Another look at airport signs

Few controversies — real or imagined — have died as quickly as the one over new airport signs on roadways leading to the Minneapolis St. Paul International Airport.

Critics jumped on a plan to replace the Humphrey and Lindbergh terminal signs with signs telling people which terminal — renamed Terminal 1 and Terminal 2 — hosted which airlines. But once the signs went up, the controversy ended.

Why? They made much more sense than the previous signs.


The only criticism we’ve heard is that if you miss the first sign, you might think the second one for Terminal 1 is the first sign, in which case you’d probably wonder where to go for your Delta flight. Ask me how I know.


But a logical person would figure it out by the time the third sign came along (the one for Terminal 2, if you’re traveling westbound on I-494). If your airline isn’t listed there, it must be at Terminal 1.


Compare to the old sign…

  • Terminal 1 and 2 are no more helpful though than Lindbergh and Humphrey, it’s the addition of the airlines to the signs that make them more clear. They could have kept the Terminal names.

  • vjacobsen

    I drove to the airport late Monday night to pick someone up, and I completely agree with Moe. Yes, the signs are MUCH clearer, but renaming the terminals has nothing to do with that.

  • doughhead

    I am posting this under an alias (or is it a description?) cuz I’m embarrassed to admit it.

    But, even after living in the metro for 20+ years and flying out of both terminals several times, I mixed up the terminals.

    A few months ago I was flying a small airline I’d not flown before, and as I was booking this was on the screen “NOTE – this airline flies out of the Lindbergh Terminal”. I read that and said to myself – “oh good, it’s telling me to go to the charter terminal and not the main one. it’s such a small airline, that makes sense it’s going out of the charter terminal.” never once remembering that humphrey=charter and lindbergh=main. however, if the note on the screen had said Terminal 1, I would have known that was the main terminal.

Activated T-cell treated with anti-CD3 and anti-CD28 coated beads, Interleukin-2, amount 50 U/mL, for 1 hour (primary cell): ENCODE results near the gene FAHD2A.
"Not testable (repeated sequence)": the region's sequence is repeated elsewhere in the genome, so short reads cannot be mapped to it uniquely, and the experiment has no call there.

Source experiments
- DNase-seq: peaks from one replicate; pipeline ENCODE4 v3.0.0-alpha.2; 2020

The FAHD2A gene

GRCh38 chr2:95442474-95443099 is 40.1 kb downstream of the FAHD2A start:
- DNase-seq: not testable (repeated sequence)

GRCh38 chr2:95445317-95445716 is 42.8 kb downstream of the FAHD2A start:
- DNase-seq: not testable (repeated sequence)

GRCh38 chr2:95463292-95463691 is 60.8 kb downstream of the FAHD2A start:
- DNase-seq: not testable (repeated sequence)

so, imho not only are the signs better, renaming the terminals is good too.

    ps – if you remember, the issue (was with spending the money on the highway signs, so the fact the signs are better is very relevant.)

    pps – luckily the person that dropped me off wasn’t yet too far away to turn around, pick me up and drop me at the correct airport in time for my flight.

  • vjacobsen

    Fine, doughhead, I see your point about names, and….I agree. I get it now. I’ve had the same issue, I guess I’m so used to having to over-think which name goes with which terminal it had been a non-issue to me. But you’re right that numbering them makes it more clear which terminal is the main one.

    Thank you for changing my mind! I feel better now about all the money dropped on new signs..

  • doughhead

    oh, vjacobsen, you just made every internet commentators dream come true for me! not only did I change your mind, but you responded and told me I did. life is bliss.

    (I know this sounds like sarcasm, but I am serious.)

    Thank you!!

  • Unfortunately, the fact that got lost amid all the controversy about the signs is that referring to the terminals by number rather than historic name was a necessary step to win state and federal highway regulators’ approval to post the airline names on the highway. Highway officials were concerned about the amount of information on the signs, so MAC offered to split the Terminal 1-Lindbergh airlines between two signs and to list the terminals only by number. That way, drivers can quickly scan the signs for the information they need rather than slowing down to read them, possibly creating a traffic hazard.

    The real goal from the outset, though, was to get the airline names listed by terminal on the highways, where people must make a decision as to which terminal and exit they need. Listing the terminal by number was simply a means to get to that end. Elsewhere, the terminals are listed both by their historic name and numeric designation: Terminal 1-Lindbergh and Terminal 2-Humphrey.